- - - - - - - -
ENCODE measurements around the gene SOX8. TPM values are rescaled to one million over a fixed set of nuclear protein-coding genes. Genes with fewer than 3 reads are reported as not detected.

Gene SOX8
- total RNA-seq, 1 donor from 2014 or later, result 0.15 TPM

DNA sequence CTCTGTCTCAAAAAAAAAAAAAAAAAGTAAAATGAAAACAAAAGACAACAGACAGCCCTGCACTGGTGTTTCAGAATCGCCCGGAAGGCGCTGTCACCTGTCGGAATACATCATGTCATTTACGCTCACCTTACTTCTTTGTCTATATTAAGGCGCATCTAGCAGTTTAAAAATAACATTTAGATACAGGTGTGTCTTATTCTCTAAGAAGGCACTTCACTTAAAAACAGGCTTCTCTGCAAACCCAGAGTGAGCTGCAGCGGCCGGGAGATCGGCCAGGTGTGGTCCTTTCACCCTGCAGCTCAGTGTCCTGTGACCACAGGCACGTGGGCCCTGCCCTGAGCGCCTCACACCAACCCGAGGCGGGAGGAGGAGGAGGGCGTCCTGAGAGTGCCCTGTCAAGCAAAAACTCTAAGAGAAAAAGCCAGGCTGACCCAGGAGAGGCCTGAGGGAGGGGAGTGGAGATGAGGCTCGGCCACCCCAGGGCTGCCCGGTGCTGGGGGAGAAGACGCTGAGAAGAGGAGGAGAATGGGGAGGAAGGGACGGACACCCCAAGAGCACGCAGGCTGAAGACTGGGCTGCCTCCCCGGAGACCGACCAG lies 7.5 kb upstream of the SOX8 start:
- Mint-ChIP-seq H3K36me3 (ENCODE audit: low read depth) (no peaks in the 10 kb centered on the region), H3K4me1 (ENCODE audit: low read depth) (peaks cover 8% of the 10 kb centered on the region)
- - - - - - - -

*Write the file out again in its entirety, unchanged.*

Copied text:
ENCODE measurements around the gene SOX8. TPM values are rescaled to one million over a fixed set of nuclear protein-coding genes. Genes with fewer than 3 reads are reported as not detected.

Gene SOX8
- total RNA-seq, 1 donor from 2014 or later, result 0.15 TPM

DNA sequence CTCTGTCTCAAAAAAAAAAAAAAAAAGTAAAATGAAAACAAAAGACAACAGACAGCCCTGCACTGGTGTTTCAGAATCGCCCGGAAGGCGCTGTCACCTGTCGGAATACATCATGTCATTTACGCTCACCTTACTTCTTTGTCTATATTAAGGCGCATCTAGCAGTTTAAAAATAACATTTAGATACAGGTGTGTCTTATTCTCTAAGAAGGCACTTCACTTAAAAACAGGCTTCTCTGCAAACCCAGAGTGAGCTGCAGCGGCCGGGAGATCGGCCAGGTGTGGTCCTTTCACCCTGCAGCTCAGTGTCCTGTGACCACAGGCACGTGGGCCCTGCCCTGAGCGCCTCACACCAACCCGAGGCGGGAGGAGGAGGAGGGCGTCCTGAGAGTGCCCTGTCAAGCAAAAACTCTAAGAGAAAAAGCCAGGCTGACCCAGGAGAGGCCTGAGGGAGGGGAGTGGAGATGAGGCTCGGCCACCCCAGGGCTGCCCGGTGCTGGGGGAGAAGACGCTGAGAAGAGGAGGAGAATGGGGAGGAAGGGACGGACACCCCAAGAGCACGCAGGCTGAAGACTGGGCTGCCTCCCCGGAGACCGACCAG lies 7.5 kb upstream of the SOX8 start:
- Mint-ChIP-seq H3K36me3 (ENCODE audit: low read depth) (no peaks in the 10 kb centered on the region), H3K4me1 (ENCODE audit: low read depth) (peaks cover 8% of the 10 kb centered on the region)